I agree with you entirely.
I think the real question is, how valuable is your data? For home use to
store paper documents/cash, you might have a heavy safe with a
combinition lock, but typically not a vault rigged with motion
detectors and guard dogs :-)
With all of the poeple working from home though, its not hard to imagine
a very small group of home users that might need something greater.
Peter Curran wrote:
>I am well aware of the literature (I am pretty sure Manuel is as well), I even
>have a copy of 'Cracking DES' that somebody gave me as a joke present a
>couple of years ago. The fact remains that you still can't buy a DES-cracker
>in CompUSA, Frys or equivalent.
>If I was managing security for a mega-corp with really sensitive and important
>data flying around (which is my day job on occasion) then I worry about
>whether to trust AES-256. For securing my home network, PLOD (PLain Old DES)
>is perfectly OK. If somebody has the knowledge and need to crack it, then
>they will find many easier ways of getting in.
>CISSP, CISM, CISA, CCSE
>On Tuesday 06 July 2004 18:25, Ryan Giobbi wrote:
>>"...a corporation willing to spend 10 million dollars to build a similar
>>device today might break DES dozens if not hundreds of times per hour."
>>I do not know of any more examples other than the few listed in the
>>article in 1999.
>>Peter Curran wrote:
>>>I think that there are 2 different issues here.
>>>1. PBKDF1 (and similar) algorithms (such as the one used by Kerberos -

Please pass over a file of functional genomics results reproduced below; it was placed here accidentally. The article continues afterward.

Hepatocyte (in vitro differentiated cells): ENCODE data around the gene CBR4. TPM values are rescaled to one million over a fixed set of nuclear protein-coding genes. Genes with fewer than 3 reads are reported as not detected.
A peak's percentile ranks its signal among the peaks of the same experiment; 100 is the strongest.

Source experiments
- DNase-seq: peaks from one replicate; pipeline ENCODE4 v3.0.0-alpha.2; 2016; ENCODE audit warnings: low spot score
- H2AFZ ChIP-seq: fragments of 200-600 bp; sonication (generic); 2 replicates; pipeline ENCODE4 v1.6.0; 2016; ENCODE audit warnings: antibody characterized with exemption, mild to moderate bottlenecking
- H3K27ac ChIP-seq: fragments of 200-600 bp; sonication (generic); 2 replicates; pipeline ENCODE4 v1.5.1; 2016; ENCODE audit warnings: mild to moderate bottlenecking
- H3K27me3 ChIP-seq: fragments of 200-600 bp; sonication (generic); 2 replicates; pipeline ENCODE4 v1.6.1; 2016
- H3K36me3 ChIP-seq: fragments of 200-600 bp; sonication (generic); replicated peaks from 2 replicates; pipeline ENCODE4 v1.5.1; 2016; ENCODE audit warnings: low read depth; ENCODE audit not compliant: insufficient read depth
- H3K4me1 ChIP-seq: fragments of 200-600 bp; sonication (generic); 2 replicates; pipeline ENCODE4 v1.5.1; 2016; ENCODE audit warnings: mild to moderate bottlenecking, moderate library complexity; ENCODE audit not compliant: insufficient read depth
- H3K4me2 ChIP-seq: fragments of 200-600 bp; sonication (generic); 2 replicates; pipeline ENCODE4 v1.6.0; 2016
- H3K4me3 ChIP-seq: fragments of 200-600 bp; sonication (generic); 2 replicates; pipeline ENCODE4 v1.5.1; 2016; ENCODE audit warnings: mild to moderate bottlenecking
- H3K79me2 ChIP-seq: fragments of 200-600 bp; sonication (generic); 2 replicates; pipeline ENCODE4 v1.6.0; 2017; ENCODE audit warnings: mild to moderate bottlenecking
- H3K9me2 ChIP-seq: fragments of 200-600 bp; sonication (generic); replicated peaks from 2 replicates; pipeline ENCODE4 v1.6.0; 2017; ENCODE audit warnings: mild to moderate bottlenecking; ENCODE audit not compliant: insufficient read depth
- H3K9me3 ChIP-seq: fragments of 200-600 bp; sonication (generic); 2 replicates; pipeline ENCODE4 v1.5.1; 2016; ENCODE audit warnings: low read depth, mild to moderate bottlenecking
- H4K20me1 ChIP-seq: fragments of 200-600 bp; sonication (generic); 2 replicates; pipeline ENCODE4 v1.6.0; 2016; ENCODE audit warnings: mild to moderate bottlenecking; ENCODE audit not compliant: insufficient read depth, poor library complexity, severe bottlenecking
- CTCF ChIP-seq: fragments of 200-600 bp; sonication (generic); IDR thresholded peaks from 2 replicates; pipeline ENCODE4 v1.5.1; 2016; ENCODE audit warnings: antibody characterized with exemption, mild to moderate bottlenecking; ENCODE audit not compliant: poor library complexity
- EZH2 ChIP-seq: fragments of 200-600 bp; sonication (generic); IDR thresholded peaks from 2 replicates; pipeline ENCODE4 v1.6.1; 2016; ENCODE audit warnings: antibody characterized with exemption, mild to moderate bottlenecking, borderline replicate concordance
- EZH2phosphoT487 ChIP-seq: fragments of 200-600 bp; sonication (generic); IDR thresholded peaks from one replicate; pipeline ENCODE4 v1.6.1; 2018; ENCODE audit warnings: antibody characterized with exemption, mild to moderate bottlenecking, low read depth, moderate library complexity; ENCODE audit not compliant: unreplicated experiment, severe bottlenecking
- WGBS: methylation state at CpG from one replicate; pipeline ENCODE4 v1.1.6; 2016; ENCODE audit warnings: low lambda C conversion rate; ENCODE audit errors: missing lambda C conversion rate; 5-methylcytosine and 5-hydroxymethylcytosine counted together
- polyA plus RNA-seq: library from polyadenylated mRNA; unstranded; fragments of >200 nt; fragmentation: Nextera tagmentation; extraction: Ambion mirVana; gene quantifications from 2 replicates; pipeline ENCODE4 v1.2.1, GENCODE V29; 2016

>>>ISTR this is a different way of doing the same thing) are really designed
>>>at producing a good quality key with minimal entropy. The idea being
>>>that a simple brute-force attack on the whole key space is not
>>>'short-cuttable'. Whilst they may be successful in achieving that
>>>objective, they will not help if the user selecting the password chooses
>>>a weak example, such as a dictionary word, car registration number or
>>>similar. (I know that you made the caveat about 'usual precautions', but
>>>the reality is that these are broadly ignored/unenforceable).
>>>2. 56 bit DES tends to be dismissed as 'too weak'. Well, I don't know
>>>if you have any knowledge of anybody ever having any DES-encrypted data
>>>compromised by a brute force attack - I certainly don't. [password
>>>guessing, on the other hand, is sadly familiar]. As you say, a couple of
>>>PC's are not going to help much when it comes to attempting a brute-force
>>>attack on a 56-bit DES encryption. I think it is a shame that it has
>>>become received wisdom that anything with a key length < 128 bits is bad.
>>> For your average man in the street, 56-bit DES is perfectly adequate and
>>>likely to remain so for a few years yet. (I had this problem a few days
>>>ago when trying to explain to a company that using plain DES to support
>>>Windows/UNIX integration using Kerberos was OK). They just did not
>>>accept it! Why, because they had seen a TV programme where some pundit
>>>had explained that <128-bit == BAD CRYPTO!
>>>On Tuesday 06 July 2004 15:49, Manuel Kasper wrote:
>>>>On 06.07.2004 15:25 +0100, Peter Curran wrote:
>>>>>I think encyrption is intriguing as a solution to the
>>>>>confidentiality issues, but as they are using DES on the Netgear
>>>>>stuff I assume that you have to pre-configure all the devices with
>>>>>a shared key. As this tends to be derived from a passord it could
>>>>>be relatively easy to attack.
>>>>I did a little analysis of HomePlug powerline networking about a year
>>>>ago. The password hashing is done as per PBKDF1 - it involves using
>>>>MD5 1000 times, so with the usual password precautions in place, the
>>>>resulting 56-bit DES key should be good. Also, provided that the
>>>>implementation in HomePlug doesn't suffer from similar flaws as WEP,
>>>>56-bit encryption is IMHO enough for home users. I mean, it's not
>>>>like you can brute-force-search a 56-bit key in a useful amount of
>>>>time with only a few PCs at hand...
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